VERNON - The Department of National Defence is responding to criticism from a local First Nation about the issue of removing military explosives from former training grounds.
The Okanagan Indian Band called out the Defence Department for failing to remove unexploded ordnances — mortars, artillery shells, grenades and small arms ammunition referred to as UXO’s — from land it leased from the band in the 1950s. While acknowledging some work has been done by the Defence Department, the band says clearance efforts are underfunded and taking too long to complete.
Lisa Hampson, a senior project manager with the department’s legacy site project admits UXO removal is a large and challenging undertaking for several reasons.
“I would argue the limiting factors almost come down to field seasons — how many weeks my guys can actually work — as well as capacity issues. There are only a fixed number of firms and a fixed number of technicians able to work in the field. There’s only so many human resources you can throw at this,” Hampson says.
The department has committed to giving the band $125,000 annually for the next four years, which pays for a liaison officer and skills training for band members to become certified in UXO clearance, Hampson says. On top of that, the department spent just over $1 million in 2014/2015 for actual clearance work, and has allocated another $1.6 million for UXO removal in 2016. With millions already being spent on clearance efforts, Hampson says more money isn’t necessarily the answer to the band’s concerns.
“It’s not as simple as putting money at it,” Hampson says. “The physical process takes so much time and we want to do it right. If we don’t, we have to do it again and again.”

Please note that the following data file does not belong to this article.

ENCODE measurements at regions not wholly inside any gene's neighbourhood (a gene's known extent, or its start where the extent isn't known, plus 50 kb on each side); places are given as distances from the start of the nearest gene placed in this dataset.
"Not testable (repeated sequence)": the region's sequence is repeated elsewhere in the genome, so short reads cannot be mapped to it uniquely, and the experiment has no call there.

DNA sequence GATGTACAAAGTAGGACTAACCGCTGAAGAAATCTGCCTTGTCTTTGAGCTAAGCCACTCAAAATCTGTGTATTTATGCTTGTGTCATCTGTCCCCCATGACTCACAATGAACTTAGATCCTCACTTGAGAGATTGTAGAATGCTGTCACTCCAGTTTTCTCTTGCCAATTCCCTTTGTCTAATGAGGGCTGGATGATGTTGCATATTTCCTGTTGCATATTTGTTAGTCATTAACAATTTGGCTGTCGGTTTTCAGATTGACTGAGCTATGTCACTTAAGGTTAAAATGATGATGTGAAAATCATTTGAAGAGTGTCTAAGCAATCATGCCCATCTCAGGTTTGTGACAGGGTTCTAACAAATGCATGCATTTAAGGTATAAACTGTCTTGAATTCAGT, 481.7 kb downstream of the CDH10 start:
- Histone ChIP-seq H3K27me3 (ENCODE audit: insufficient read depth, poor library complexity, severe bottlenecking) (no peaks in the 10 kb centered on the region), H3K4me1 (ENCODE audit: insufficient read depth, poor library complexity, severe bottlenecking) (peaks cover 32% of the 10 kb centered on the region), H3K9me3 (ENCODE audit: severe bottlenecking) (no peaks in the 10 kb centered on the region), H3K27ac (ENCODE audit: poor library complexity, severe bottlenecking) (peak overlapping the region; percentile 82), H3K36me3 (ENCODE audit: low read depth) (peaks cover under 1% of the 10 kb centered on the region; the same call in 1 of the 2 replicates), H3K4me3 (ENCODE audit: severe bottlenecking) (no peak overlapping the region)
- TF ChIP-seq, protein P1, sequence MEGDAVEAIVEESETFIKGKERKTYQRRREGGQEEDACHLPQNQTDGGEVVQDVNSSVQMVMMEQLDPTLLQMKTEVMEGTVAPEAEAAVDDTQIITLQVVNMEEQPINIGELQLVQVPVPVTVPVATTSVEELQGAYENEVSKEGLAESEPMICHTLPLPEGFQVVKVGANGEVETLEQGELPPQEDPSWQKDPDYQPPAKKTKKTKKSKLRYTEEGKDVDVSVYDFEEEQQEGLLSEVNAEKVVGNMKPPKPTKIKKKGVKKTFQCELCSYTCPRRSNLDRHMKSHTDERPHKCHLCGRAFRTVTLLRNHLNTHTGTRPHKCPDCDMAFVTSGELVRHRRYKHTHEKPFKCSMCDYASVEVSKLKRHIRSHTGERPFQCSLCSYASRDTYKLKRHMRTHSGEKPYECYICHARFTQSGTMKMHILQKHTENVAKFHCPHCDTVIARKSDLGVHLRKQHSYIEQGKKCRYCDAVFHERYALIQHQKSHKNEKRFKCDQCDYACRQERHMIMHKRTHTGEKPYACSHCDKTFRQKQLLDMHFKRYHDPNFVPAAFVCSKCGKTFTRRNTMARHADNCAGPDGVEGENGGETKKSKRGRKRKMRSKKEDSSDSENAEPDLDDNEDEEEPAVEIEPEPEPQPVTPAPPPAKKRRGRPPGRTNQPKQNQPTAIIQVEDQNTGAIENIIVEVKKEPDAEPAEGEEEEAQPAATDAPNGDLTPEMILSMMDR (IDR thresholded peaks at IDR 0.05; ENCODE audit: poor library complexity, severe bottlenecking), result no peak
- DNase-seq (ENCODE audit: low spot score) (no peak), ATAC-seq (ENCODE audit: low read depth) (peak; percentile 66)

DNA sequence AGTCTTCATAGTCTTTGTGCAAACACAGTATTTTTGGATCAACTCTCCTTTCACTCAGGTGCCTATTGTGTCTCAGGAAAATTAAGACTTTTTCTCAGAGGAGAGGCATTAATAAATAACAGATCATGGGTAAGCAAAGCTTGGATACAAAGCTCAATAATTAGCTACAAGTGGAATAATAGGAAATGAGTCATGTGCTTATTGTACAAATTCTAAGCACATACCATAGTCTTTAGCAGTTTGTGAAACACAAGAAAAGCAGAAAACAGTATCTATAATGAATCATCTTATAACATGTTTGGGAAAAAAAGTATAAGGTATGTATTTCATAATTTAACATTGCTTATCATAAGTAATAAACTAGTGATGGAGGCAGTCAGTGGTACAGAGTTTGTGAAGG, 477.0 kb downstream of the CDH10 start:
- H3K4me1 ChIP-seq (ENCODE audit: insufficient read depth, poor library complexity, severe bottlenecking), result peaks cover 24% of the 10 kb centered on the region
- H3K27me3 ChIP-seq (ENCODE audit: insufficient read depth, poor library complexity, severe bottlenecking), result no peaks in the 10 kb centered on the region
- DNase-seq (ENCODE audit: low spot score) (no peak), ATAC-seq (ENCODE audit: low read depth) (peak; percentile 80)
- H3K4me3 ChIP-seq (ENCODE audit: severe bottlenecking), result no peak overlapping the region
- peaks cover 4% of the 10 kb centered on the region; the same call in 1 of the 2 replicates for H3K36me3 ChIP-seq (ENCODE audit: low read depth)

Clearing a contaminated site involves reviewing historical data to find out what ammunitions were used during training, conducting field surveys, and physically digging out items by hand. The work can only be done once the ground thaws and is a slow, painstaking job, Hampson says.
The department was also criticized for asking the band for an economic development plan and timelines before initiating clearances, but Hampson says that’s how they identify priorities and know what level of clearance is required. The department clears to a depth of about 45 centimetres for agricultural use, but goes deeper if the future use is something like commercial development, Hampson says.
“At the end of the day, I’m a public servant and am here to serve the public’s, and the band’s, best interests,” Hampson says. “Why would I clear to a two metre depth and spend many more dollars if it’s going to be used as agricultural land?”
The band has said the presence of UXO on the land is scaring away investors and inhibiting development plans, however Hampson says it shouldn’t be standing in the way because it’s DND, not the band, that’s legally responsible if a UXO turns up.
“We have always said, if something is found, it’s the department’s responsibility to deal with it, there are fall back places there,” she says. “The deal is, if you find something, call 911, move away from the area. DND takes responsibility for the item that is found.”
She insists knowing how the band plans to use the land will help move the clearance work forward and says the department is eager to work with the band, which it respects greatly for its contributions to national defence.
“The key to the exercise is bridging the dialogue gap and having them effectively articulate what they need done, and it can’t be ‘clear everything all the time.’”
To contact a reporter for this story, email Charlotte Helston at firstname.lastname@example.org or call 250-309-5230. To contact the editor, email email@example.com or call 250-718-2724.